Maclaren-Ross evidently caught Sohoitis, for his masterpiece, Memoirs of the Forties, for which he was paid chapter by chapter, was still unfinished when he died of a heart attack in 1964, just after finishing an entire bottle of brandy to celebrate a new commission.


Now, further west to Poland Street and environs

The most exciting Soho pubs can be found in the oddest places. The King’s Arms at 23 Poland Street is dwarfed by Marks & Spencer’s Pantheon building. The Ancient Order of Druids first met here on 28 November 1781, their activities precipitating a revival of interest in the Ancient Britons.

The Endurance

Literary historians like to believe that William Blake, who celebrated his 24th birthday that day and lived locally, was present. The John Snow at 39 Broadwick Street is always packed, probably because the beer, Sam Smith’s, is about a pound cheaper than its rivals. Don’t wander in without a thought for Snow, an inspired local mid-19th century physician whose surgery stood on this site and there single-handedly solved Soho’s 1850s cholera epidemic. The Endurance at 90 Berwick Street was the King of Corsica for decades. It was one of the oddest pub names in the country, chosen in honour of the French mercenary Theodore Neuhoff who was once invited to become king of the island of Corsica and died in Soho in 1756. He is buried in the disused churchyard of St Anne on Wardour Street and

took to his grave the knowledge of where he buried his vast horde of treasure. Experts believe it may be under West Ham United’s Upton Park football ground but no one has tried digging up the pitch yet. Kingly Street, right over at the West End of the neighbourhood, is easy to miss. It is a tiny street, almost an alley, tucked away behind Carnaby Street. Until recently it sported one of London’s greatest greasy-spoon cafes, Voltaro, but still has the Caledonian themed Clachan pub, which has some of its original Victorian wood carvings. The chic store Liberty used to own the building and wanted to turn it into a warehouse but pulled out in time.

Back to the centre and Old Soho

Running north-south through the centre of Soho is Wardour Street. Long ago it was known as Old Soho, an evocative and romantic name remembered by Ray Davies in the opening of the Kinks 1970 hit ‘Lola’. It should be the great Soho pub street but it is more of a working place; advertising agencies and film production companies are rife on Wardour. For decades its best known pub was the Intrepid Fox, home of bikers and hair freaks. The Intrepid Fox was named after Charles James Fox, the Whig politician whose support for the French Revolution convinced many of his colleagues to join the Tories. Fox frequented the pub and the landlord was so impressed he offered free drinks to anyone who promised to vote for him. The pub is currently closed but will probably reopen soon under a different name soon.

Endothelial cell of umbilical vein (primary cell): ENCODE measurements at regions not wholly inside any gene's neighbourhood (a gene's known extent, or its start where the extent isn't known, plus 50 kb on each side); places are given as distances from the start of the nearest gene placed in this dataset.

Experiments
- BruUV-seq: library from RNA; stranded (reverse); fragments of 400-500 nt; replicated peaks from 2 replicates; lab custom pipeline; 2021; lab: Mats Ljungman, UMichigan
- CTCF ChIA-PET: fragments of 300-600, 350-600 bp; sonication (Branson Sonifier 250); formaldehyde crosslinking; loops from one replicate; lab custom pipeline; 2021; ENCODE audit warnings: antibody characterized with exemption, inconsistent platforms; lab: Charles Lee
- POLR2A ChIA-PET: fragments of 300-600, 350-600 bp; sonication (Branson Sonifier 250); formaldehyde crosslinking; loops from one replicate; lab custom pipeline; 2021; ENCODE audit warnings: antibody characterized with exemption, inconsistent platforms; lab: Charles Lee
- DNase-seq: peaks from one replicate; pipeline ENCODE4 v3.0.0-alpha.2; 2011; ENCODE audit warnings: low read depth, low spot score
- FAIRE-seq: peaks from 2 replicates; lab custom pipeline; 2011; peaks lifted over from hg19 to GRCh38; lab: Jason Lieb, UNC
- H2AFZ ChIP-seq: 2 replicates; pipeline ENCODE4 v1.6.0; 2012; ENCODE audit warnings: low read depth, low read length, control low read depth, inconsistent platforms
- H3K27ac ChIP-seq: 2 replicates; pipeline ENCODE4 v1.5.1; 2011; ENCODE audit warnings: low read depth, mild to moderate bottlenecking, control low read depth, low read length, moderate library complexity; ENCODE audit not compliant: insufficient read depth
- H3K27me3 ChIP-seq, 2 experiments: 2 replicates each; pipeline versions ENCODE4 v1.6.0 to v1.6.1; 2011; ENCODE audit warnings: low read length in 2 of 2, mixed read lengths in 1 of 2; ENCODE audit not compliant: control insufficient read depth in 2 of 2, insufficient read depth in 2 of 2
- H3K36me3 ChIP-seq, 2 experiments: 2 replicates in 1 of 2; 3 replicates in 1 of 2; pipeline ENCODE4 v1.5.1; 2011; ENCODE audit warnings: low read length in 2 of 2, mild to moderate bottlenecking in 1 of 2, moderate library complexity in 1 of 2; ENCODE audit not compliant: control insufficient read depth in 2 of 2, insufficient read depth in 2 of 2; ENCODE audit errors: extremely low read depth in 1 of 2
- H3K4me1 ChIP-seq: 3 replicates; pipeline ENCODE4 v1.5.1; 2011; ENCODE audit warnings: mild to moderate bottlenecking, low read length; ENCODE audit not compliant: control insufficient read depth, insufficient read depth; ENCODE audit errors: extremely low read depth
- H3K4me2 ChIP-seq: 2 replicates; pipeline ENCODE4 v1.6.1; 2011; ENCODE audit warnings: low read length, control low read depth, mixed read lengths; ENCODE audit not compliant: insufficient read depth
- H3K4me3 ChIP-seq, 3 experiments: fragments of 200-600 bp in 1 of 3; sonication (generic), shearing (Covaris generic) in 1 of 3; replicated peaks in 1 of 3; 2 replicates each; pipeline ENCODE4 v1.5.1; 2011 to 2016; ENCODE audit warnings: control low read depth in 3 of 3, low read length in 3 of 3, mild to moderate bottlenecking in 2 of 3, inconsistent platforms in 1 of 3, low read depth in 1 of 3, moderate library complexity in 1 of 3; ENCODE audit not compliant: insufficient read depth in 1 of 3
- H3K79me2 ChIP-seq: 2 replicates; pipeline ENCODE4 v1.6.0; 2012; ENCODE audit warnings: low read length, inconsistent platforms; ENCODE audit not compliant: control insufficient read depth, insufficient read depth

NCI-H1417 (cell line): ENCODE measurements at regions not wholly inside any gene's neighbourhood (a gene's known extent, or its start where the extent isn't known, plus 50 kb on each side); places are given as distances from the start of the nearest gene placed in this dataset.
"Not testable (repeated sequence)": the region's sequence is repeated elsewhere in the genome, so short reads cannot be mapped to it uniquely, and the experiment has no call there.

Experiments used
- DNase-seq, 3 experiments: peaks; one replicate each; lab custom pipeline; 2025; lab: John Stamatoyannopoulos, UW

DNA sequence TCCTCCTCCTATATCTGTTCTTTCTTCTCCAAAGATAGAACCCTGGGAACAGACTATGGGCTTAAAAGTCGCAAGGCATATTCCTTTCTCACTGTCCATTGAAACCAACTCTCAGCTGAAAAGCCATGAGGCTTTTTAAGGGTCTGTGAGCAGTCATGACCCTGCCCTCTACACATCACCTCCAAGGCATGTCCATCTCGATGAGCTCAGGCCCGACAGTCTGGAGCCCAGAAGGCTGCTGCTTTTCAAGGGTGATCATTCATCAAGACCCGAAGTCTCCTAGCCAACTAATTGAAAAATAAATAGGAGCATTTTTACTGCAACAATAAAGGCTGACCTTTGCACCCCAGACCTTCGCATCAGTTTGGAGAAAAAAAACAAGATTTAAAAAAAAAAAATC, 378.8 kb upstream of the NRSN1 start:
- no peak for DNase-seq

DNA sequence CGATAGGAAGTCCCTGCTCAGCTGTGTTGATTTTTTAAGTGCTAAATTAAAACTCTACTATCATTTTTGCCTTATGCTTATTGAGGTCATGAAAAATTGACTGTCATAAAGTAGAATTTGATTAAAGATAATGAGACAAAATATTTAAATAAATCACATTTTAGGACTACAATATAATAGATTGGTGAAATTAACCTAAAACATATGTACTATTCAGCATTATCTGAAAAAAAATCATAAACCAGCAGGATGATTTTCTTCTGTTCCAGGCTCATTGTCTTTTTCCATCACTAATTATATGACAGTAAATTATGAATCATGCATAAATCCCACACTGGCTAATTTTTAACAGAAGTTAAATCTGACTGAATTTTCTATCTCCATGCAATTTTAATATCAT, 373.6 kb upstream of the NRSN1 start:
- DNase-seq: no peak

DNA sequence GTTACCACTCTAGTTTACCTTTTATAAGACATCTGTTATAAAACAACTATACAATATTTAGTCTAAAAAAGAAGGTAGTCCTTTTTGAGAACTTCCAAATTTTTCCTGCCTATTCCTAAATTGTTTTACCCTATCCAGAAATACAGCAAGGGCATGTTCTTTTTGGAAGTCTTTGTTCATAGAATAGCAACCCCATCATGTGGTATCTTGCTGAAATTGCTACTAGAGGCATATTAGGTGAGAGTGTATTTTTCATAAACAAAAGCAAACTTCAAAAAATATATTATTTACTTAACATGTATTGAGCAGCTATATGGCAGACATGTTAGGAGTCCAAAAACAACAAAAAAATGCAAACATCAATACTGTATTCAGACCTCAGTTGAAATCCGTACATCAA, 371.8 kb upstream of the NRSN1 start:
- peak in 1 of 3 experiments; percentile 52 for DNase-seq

That is what has happened nearby at the corner of Great Windmill Street and Archer Street where what was the Red Lion is now the Bar@1. Karl Marx attended the Communist debating club that met here in the 1850s. He was watched by the Prussian government agent Wilhelm Stieber who was monitoring Marx under instructions from the Prussian Minister of the Interior, Ferdinand von Westphalen -- Marx’s brother-in-law. Stieber reported back to von Westphalen that the Communists were plotting in code to kill Queen Victoria, and though von Westphalen reported this to Lord

The Red Lion

Palmerston, the foreign secretary, the latter sat on the information. When the Prussians complained that the British authorities were not showing sufficient concern the home secretary explained that ‘under our laws, mere discussion of regicide . . . does not constitute sufficient grounds for the arrest of the conspirators’. The cell was wound up in September 1850 and moved to Cologne where it was rounded up by the Prussian police.

It was also to the Red Lion that Marx and Friedrich Engels brought the outline of their new Communist Manifesto to the Communist League congress. It must have seemed strange at the time. No such body as the Communist Party then existed nor was the work really a manifesto. As a piece of literature The Manifesto of the Communist Party is clumsy and pedestrian. Its famous early line – ‘The history of all hitherto existing society is the history of class struggles’ – pales alongside its precursor, Rousseau’s great epithet from the Social Contract: ‘Man is born free; and everywhere he is in chains’. But as a piece of political propaganda its resonance has been phenomenal.

Only one other book – the Bible – and that is of unsure translation – has had such an impact on humanity. The Manifesto of the Communist Party was the cornerstone of a philosophy that powered the Soviet Union, China, Mongolia, North Korea and much of east Europe for the latter half of the 20th century, and that still propels much political thought worldwide. It is certainly the most influential book that ever arose from a meeting in a pub in Soho.